Black Friday Ethics: Holiday Capitalism Hate In The Media

Thanksgiving shopper. How DARE they?

Thanksgiving shopper. How DARE they?

Left-leaning media and pundits are so biased against corporate America and the profit motive that they will concoct ridiculous theories of wrong-doing just to bombard the ears of listeners with accusations about how cruel, crass and greedy the nation’s employers and retailers are. There is no ethical basis on which to criticize Walmart, Target, Macy’s or any of the retailers who chose to lure shoppers this year by “Black Friday” sales that reached into Thanksgiving. None. 

Yet sitting in my Baltimore hotel–meanly open for business over Thanksgiving because the Scrooge-like owners were determined to wreck the family gatherings of their employees in order to make their filthy profit—while waiting to join my extended family at a downtown restaurant (that outrageously chose to ruin its employees’ Thanksgiving by staying open to make a few more stinking dollars), to which we were delivered by a taxi—driven by a beleaguered and exploited cab driver forced by our needs to neglect his family so we could dine with ours—I watched angry TV pundit after pundit condemning these stores and consumers (for taking advantage of the hypnotic sales)…even though the complaining pundits were working on Thanksgiving, and their networks were operating on Thanksgiving, in many cases happily and enthusiastically broadcasting football games (that are normally played on Sundays) intentionally scheduled on Thanksgiving, forcing players, coaches, concessionaires, refs, cameramen and announcers to miss Thanksgiving dinner.*

But what does consistency matter when there is a chance to take cheap shots at capitalism?

When these enraged dictators of acceptable economic activity (guess which political party they embrace?) were challenged with the fact that many, many businesses and service providers have operated on Thanksgiving for decades without any complaints, the best retort they could come up with was “Yeah, but it’s always been that way.” This, of course, is a rarely seen variation of the invalid “Everybody does it” rationalization: the same conduct that is unethical for a new participant is ethical for others since they have been doing it for a long time. This is a rationalized “grandfather clause” for ethics. It, like the other aspects of the “Black Thanksgiving” critics’ lament, is neither ethically coherent, logical nor fair.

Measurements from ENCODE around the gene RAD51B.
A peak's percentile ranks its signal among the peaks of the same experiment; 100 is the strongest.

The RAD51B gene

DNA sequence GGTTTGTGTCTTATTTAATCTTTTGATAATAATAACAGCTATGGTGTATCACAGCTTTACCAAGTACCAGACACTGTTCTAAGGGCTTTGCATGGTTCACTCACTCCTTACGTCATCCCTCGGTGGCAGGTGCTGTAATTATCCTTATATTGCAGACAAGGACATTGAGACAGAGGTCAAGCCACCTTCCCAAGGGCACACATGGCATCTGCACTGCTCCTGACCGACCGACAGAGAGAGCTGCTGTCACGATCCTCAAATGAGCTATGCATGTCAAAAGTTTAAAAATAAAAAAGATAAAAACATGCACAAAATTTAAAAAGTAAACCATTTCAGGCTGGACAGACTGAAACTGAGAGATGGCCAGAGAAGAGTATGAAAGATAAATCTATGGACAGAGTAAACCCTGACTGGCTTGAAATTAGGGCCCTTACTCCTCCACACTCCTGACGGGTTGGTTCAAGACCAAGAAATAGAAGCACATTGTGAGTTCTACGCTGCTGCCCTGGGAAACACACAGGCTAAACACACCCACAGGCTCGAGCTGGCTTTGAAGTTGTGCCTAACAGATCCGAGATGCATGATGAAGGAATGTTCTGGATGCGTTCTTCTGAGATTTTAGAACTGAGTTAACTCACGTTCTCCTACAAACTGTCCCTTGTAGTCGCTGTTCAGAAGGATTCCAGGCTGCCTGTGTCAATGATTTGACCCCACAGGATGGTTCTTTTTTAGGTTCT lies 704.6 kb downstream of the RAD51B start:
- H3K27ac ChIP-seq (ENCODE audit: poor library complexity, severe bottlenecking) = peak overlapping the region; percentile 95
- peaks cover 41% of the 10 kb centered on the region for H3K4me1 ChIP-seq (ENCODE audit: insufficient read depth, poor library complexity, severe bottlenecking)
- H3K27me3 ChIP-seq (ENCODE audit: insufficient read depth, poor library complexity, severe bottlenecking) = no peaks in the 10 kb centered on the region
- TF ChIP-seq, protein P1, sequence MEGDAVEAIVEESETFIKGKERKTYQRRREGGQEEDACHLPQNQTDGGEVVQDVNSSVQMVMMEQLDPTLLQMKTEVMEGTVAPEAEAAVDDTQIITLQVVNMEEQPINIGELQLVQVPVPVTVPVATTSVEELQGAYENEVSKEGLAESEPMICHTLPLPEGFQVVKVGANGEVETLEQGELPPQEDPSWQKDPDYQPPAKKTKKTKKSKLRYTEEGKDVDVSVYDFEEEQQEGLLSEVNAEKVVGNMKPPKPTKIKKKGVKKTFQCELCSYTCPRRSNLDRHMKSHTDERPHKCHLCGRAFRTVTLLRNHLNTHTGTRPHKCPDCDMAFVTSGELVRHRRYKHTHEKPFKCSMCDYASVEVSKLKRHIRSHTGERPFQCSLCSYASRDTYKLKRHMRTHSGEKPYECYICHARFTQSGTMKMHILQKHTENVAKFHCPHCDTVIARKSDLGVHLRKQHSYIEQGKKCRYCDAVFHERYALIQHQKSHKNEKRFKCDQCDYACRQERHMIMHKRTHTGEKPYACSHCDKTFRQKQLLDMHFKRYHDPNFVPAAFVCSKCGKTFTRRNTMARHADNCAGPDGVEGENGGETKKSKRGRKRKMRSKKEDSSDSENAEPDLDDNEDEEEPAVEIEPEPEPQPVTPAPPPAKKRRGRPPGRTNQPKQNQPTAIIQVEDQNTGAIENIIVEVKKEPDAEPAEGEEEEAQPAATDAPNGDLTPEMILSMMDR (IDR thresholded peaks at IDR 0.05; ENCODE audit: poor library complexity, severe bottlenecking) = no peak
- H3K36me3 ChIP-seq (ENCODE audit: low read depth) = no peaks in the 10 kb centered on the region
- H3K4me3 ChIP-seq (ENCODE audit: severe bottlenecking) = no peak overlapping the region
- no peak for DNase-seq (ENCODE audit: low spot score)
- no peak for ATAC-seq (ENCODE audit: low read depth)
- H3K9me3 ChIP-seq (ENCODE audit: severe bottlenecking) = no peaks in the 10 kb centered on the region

The next shoe to drop will be the suggestion that the government prohibit merchants from making money on Thanksgiving. Maine, Massachusetts and Rhode Island actually do this, harkening back to those states’ “Blue Laws,” of times past, which similarly expressed their disapproval of any business daring to give citizens a choice by staying open on Sundays. Such legislation is absurd and paternalistic. Consider:

  • The nation is still struggling with high unemployment, yet the critics condemn retailers for employing workers.
  • Many of the same pundits who criticize  “Black Thanksgiving” routinely attack businesses for laying off employees, as if the extra income generated by these sales won’t help make such lay-offs unnecessary.
  • Millions of Americans want to shop, as indicated by the fact that millions of Americans DID shop yesterday, yet critics are so contemptuous of commerce that they find the fulfilling of consumer wants and needs wrongful conduct.
  • Retailers who make working on Thanksgiving voluntary report that there are usually more employees who want to work (at higher holiday rates) than they can accommodate.

Me, I wouldn’t be caught dead in a Target or Macy’s at any point this week—but I’m glad I have a choice, glad my neighbors have a choice, and happy that more money is being injected into the economy because they have that choice. I also think that when pundits’ reflex contempt for free enterprise makes them spout complaints this irrational and unfair, it is time they examined their underlying beliefs.

Bias is making you stupid, guys, as it usually will

* I know. Long sentence. 153 words! This is, in fact, the longest sentence ever to appear on Ethics Alarms. Never mind: I like it. ( Bite me, Hemingway.)

_____________________

Source: Mail Online

10 thoughts on “Black Friday Ethics: Holiday Capitalism Hate In The Media

  1. Target. And I have a choice. And others have a choice. And pundits foam at the mouth. My choice. Death.

    And Hemingway bites you back. 🙂

  2. I’ll say it again (although for the first time on Ethics Alarms):